The Slatest

Why the DNC Leak Won’t Hurt Hillary

Bernie Sanders supporters prepare to march through downtown on the first day of the Democratic National Convention on Monday in Philadelphia.

Spencer Platt/Getty Images

The Democratic National Convention won’t formally get underway in earnest until this evening, but there are already significant signs of discord in Philadelphia.

DNC chairwoman Debbie Wasserman Schultz, who announced this weekend she would step down at the end of the convention after leaked emails suggested she did indeed put her thumb on the scales to help Hillary Clinton this spring, was greeted by a hearty round of boos at a delegate breakfast on Monday morning. She has since decided she won’t gavel in the convention this evening as planned, but her critics are promising the boo birds will return if she steps on the main stage. And if that weren’t awkward enough for a party eager to present itself as unified after a bruising and protracted primary, a number of Bernie Sanders delegates are now suggesting that they may try to force a roll call vote on Tuesday to formally register their frustrations with Clinton’s selection of Tim Kaine as her running mate.

So, yeah, not the best start! And yet, I caution against reading too much into the current narrative that is coming out of Philadelphia. (A sampling of current headlines from around the web: Politico’s “Democrats in Chaos as Convention Opens”; Reuters’ “Democrats in Disarray”; and Bloomberg’s “Woah Philly!”) Are there significant—and substantive—divides on matters of policy and principle on the left? Yes. Are there very real problems inside the DNC itself? Yes, and they’re not remotely new, either. But I wouldn’t bet on either of those realities hurting Clinton all that much this week.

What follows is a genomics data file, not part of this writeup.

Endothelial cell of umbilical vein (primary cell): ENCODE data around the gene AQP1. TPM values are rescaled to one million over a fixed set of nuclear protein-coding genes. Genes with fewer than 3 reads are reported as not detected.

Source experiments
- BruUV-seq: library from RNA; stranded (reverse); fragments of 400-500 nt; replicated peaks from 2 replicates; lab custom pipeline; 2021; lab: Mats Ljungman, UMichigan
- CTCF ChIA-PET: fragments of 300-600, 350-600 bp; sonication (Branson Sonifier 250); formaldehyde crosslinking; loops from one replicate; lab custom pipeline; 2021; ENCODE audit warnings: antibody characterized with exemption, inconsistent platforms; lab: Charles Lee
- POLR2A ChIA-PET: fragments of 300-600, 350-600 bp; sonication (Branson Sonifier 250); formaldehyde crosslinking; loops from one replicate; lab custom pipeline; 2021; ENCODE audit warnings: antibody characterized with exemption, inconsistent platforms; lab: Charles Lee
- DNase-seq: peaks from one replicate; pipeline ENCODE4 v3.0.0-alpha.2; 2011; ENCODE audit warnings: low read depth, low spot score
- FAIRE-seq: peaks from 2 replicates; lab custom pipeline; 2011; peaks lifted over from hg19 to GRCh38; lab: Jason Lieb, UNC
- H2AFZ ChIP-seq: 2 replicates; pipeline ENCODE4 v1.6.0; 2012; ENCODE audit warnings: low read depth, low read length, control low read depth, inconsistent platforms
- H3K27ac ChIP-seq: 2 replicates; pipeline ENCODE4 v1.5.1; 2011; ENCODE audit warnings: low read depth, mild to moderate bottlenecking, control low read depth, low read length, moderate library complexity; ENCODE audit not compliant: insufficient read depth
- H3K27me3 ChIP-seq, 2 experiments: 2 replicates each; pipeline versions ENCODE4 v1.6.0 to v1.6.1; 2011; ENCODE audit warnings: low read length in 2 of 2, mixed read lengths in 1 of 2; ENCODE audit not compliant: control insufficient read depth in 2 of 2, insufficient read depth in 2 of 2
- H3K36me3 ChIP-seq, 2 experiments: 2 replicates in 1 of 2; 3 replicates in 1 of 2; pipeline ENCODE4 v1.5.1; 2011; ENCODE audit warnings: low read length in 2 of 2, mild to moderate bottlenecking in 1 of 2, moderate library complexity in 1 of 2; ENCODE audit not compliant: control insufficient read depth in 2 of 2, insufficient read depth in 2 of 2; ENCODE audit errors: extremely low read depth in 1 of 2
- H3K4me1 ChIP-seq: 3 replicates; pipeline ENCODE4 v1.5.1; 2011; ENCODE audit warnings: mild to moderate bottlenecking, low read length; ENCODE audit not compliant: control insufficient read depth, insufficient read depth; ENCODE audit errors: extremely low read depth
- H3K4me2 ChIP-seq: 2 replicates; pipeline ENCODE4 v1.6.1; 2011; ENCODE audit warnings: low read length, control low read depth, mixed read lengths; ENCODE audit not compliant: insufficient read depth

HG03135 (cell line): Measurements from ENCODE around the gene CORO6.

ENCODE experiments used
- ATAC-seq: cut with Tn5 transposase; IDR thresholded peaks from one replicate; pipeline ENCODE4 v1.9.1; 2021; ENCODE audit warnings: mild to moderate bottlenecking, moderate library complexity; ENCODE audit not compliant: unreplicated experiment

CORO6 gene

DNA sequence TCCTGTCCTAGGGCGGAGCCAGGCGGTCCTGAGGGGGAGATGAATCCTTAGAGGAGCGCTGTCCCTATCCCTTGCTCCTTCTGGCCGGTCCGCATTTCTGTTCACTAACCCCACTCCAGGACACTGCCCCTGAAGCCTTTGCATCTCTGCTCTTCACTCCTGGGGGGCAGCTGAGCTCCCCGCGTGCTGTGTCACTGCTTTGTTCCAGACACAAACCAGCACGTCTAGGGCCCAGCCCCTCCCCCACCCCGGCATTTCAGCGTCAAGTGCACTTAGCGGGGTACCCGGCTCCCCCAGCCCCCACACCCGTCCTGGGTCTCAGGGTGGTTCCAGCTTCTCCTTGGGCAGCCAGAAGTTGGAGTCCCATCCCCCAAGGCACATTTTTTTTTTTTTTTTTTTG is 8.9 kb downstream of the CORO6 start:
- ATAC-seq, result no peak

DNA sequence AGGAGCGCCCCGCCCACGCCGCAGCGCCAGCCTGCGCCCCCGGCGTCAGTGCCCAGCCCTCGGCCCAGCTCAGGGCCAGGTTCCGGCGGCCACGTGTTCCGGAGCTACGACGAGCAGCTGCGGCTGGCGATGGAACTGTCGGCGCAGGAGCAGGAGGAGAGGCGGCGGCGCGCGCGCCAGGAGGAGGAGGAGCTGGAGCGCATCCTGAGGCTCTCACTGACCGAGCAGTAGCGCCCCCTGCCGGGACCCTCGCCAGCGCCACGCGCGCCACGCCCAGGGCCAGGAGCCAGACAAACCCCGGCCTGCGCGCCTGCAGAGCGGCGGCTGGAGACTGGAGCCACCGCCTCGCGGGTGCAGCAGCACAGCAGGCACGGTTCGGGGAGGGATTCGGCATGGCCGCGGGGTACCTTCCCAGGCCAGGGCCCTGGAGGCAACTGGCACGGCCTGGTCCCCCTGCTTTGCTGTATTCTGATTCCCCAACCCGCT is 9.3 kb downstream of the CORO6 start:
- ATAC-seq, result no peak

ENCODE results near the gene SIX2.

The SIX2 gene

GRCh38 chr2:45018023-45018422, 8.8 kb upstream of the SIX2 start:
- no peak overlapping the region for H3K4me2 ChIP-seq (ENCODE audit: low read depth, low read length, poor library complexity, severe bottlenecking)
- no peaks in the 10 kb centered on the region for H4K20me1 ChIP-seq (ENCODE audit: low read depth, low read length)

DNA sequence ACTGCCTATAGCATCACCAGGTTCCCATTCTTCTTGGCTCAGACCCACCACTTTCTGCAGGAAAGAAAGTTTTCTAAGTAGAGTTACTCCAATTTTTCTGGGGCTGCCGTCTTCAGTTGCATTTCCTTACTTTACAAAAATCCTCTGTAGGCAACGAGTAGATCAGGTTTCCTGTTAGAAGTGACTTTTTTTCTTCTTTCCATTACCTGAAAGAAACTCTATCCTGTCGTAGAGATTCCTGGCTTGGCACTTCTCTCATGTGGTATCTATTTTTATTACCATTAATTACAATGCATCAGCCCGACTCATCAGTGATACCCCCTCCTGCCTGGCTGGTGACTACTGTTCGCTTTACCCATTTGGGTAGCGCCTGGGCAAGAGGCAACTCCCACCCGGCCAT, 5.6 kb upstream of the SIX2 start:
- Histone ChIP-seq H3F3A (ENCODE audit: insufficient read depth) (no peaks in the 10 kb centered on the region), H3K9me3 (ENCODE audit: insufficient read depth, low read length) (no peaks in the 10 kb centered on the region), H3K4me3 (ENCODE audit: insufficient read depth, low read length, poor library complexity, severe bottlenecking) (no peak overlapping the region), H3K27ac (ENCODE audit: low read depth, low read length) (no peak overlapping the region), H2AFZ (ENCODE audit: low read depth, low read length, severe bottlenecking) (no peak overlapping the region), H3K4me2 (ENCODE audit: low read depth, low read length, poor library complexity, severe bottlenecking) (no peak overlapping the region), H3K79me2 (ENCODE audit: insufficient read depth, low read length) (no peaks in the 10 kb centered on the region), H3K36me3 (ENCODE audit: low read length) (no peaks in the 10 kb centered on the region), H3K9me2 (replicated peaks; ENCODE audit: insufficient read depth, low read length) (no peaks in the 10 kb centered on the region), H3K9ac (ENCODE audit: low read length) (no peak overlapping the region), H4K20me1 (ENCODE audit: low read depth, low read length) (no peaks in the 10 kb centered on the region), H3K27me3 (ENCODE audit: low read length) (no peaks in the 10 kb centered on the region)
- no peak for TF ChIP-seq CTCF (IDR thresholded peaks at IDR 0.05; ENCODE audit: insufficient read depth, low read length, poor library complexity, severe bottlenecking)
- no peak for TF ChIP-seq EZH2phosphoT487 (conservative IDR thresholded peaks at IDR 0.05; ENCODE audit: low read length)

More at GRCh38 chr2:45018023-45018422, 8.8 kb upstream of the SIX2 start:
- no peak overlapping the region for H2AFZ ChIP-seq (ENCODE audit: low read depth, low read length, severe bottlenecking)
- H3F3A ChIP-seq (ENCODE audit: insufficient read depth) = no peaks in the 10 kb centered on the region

Let’s flash back in time all the way to July 18, 2016, aka last freaking week. Set aside for a second some of the pure insanity that came next—Melania Trump’s plagiarized speech, the Chris Christie–staged show trial, Ben Carson invoking the anti-Christ, Laura Ingraham’s accidental-though-still-difficult-to-miss Nazi salute—and instead focus on just how obvious the GOP’s own fractures were for anyone watching at home. An incomplete sampling from Cleveland: the too-close-for-comfort voice vote on the rules package; the no-shows from the likes of vulnerable Senate Republicans, past GOP presidents, and host state governor John Kasich; Marco Rubio’s pre-recorded message that looked like a Hunger Games–style hostage video; Senate Majority Leader Mitch McConnell getting openly booed on stage; and Ted Cruz pointedly refusing to endorse Trump during his own prime-time speech.

Now that was some serious intra-party chaos. And yet either voters didn’t notice or didn’t care. Lo and behold, on Monday, Trump is enjoying a fairly typical post-convention bump in the polls and now actually leads Clinton in several recent national surveys.

Next consider what is likely to unfold this week in Philadelphia. Yes, we can expect some booing on the floor and possibly some angry procedural motions, but Democrats will be able to paper over those fissures with a murderer’s row of party figures who will take the stage in prime time: Elizabeth Warren, Bernie Sanders, Michelle Obama, Bill Clinton, Joe Biden, and Barack Obama. The closest thing to a wild card there is on the schedule is Sanders, and not only has he already endorsed his former rival, he made it clear on Monday that the leaked emails won’t be enough to convince him to pull a Cruz when he takes the stage Monday night. Bernie, then, will have the chance to put the issue to bed for all but the most diehard of anti-establishment Democrats by the time the opening night is over.

Undecided voters at home may watch the Philadelphia festivities and decide they don’t want to vote for Clinton for any number of reasons, but it’s incredibly hard to believe that they will watch a group of the most well-known (and in many cases, most popular) Democrats in the country and come away thinking the Democratic Party is anything but unified in its quest to put Hillary Clinton in the White House—and keep Donald J. Trump out of it.

Read more Slate coverage of the 2016 campaign.